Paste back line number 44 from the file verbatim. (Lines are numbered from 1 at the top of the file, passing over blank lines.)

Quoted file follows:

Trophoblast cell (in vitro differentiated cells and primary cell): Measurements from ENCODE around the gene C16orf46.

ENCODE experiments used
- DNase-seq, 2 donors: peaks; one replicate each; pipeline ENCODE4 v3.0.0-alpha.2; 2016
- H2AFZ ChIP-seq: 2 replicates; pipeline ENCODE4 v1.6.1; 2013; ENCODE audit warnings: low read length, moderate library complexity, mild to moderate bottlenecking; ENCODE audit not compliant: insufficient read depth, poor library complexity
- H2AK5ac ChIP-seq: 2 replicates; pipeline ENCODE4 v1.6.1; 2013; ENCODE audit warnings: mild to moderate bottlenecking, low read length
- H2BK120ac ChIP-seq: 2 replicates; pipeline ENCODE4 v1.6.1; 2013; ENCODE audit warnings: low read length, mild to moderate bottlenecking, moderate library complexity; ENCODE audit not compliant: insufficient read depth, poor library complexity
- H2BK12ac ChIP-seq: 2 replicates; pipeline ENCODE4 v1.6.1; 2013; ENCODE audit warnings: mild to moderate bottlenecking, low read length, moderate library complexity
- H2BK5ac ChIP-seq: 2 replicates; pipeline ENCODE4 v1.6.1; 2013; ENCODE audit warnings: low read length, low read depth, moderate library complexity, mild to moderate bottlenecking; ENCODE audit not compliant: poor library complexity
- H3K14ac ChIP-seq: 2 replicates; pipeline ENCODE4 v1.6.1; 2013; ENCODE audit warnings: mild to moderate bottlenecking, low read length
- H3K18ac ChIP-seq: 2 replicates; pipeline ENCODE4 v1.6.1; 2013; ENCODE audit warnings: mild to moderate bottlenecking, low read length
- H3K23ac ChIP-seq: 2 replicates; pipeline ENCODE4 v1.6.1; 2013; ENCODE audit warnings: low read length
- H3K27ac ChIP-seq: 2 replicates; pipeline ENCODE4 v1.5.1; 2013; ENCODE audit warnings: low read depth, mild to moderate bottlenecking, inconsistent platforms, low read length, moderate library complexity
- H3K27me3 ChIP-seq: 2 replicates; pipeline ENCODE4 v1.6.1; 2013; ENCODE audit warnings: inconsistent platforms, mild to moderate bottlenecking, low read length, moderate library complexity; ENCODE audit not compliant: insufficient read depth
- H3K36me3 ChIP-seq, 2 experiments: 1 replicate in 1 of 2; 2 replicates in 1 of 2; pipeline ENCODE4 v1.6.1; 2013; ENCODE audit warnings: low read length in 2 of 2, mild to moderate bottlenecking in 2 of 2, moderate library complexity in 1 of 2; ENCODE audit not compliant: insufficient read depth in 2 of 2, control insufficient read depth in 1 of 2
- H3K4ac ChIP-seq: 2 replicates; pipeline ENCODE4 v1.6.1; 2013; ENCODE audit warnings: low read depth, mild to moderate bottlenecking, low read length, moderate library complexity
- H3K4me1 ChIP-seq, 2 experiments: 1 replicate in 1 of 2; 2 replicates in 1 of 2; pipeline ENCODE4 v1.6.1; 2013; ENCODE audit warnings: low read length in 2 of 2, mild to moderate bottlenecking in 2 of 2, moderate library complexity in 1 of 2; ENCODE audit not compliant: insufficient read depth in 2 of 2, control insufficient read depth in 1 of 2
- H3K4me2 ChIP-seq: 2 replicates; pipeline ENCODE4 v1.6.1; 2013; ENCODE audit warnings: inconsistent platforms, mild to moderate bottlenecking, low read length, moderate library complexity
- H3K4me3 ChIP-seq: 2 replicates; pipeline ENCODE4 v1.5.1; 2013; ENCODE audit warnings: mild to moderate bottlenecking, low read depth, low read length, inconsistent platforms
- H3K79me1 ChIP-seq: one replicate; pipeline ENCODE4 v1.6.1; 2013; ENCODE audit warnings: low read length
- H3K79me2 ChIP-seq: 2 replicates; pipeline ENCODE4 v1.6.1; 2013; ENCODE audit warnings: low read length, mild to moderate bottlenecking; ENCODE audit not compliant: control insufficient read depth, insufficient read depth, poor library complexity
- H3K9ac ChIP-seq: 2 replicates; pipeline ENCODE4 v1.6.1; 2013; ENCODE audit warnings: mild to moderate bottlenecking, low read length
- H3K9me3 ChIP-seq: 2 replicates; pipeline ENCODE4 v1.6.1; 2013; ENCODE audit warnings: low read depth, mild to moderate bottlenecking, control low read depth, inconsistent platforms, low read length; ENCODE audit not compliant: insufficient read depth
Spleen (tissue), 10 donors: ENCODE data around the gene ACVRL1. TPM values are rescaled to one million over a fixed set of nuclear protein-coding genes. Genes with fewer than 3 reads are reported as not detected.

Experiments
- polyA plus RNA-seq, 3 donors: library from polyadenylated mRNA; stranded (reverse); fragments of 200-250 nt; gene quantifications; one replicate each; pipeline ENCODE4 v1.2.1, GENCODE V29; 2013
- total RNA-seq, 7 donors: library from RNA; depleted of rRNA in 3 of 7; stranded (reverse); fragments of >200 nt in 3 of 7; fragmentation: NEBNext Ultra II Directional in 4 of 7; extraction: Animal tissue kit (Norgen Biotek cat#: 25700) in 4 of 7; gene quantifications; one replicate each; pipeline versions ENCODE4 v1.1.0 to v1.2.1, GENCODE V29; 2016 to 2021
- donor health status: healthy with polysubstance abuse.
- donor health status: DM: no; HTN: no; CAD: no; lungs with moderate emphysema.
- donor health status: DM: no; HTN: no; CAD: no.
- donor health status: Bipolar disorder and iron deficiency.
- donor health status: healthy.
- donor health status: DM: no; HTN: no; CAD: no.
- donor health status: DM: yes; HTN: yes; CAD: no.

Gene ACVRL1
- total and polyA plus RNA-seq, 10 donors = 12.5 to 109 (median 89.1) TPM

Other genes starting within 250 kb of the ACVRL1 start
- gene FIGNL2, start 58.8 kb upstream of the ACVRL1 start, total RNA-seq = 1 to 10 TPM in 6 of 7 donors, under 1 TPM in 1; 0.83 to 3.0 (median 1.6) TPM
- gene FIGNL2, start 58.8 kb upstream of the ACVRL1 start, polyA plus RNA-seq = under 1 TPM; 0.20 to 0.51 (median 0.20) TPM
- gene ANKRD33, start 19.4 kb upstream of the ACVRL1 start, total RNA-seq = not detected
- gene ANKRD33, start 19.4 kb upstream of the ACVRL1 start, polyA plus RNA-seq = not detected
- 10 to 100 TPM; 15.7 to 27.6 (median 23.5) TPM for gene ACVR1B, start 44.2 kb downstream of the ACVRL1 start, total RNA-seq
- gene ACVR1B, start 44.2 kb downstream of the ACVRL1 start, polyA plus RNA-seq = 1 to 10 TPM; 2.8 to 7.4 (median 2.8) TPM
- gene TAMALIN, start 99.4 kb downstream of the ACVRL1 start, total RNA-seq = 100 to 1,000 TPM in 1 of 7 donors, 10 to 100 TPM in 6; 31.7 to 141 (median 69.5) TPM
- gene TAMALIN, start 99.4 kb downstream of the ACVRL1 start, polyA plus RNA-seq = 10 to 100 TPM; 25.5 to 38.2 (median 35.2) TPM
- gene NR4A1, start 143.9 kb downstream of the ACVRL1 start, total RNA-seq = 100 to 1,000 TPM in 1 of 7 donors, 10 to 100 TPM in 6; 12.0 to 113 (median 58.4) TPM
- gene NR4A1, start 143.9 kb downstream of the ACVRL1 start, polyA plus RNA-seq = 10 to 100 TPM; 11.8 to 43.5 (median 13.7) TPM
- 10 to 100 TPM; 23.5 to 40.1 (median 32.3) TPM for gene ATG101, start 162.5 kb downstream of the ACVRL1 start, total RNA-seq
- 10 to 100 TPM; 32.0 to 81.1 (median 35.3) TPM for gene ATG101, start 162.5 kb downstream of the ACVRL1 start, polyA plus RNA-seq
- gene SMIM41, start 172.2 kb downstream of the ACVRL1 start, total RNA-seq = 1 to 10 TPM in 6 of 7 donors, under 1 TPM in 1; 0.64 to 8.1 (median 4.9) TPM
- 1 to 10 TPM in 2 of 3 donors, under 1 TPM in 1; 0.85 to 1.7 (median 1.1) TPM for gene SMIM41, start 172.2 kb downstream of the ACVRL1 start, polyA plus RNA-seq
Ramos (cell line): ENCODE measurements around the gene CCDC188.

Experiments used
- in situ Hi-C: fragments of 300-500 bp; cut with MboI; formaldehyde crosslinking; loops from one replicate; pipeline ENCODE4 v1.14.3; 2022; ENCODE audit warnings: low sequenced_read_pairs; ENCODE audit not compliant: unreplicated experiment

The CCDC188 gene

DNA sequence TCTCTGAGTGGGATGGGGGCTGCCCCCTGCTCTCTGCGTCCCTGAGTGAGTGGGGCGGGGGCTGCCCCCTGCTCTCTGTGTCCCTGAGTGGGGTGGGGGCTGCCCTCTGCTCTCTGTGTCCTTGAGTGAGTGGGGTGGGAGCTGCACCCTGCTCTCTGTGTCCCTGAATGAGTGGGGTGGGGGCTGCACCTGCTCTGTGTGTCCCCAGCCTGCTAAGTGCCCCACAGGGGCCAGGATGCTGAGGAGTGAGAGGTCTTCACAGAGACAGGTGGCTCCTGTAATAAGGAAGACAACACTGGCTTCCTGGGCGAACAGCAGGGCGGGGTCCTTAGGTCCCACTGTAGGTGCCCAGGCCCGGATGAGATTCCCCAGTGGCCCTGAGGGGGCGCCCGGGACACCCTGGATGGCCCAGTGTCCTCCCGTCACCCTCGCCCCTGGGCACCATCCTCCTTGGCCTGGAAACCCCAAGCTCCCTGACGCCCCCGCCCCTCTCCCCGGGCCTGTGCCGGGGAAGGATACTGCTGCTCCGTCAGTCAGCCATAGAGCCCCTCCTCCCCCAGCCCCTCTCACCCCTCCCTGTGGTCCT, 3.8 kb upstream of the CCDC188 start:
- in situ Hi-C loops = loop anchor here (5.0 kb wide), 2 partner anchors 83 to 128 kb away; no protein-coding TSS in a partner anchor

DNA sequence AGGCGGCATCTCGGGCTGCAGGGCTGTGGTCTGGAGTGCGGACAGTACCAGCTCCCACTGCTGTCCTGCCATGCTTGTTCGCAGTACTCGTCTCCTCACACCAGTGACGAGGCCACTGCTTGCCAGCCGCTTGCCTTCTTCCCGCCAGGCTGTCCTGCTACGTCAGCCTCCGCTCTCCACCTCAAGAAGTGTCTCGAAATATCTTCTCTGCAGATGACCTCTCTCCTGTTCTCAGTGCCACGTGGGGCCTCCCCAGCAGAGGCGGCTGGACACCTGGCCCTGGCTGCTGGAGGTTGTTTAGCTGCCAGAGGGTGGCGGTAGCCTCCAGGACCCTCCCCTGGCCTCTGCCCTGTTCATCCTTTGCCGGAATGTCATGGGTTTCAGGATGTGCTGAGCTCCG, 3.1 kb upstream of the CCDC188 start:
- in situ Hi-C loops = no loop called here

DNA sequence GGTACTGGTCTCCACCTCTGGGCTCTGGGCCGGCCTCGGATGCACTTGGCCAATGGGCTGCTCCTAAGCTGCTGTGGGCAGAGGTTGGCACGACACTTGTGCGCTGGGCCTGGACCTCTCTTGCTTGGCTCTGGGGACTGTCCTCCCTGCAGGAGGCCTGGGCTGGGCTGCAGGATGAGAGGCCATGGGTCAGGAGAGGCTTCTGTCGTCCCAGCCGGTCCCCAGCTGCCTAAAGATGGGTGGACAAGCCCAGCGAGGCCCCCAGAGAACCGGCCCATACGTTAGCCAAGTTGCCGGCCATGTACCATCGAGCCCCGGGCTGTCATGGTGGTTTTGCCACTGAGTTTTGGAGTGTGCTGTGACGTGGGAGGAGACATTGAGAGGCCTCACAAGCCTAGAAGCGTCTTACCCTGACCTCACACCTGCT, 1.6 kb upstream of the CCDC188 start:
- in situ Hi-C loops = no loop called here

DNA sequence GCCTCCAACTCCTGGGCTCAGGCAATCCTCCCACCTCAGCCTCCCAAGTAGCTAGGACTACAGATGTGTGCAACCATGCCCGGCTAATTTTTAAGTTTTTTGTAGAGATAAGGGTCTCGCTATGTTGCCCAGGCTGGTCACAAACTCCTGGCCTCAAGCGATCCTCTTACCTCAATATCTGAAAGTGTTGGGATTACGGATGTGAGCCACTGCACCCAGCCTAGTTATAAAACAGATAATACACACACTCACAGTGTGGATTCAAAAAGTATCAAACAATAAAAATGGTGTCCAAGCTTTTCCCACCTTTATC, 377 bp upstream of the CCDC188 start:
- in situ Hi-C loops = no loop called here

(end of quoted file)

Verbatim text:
- gene TAMALIN, start 99.4 kb downstream of the ACVRL1 start, polyA plus RNA-seq = 10 to 100 TPM; 25.5 to 38.2 (median 35.2) TPM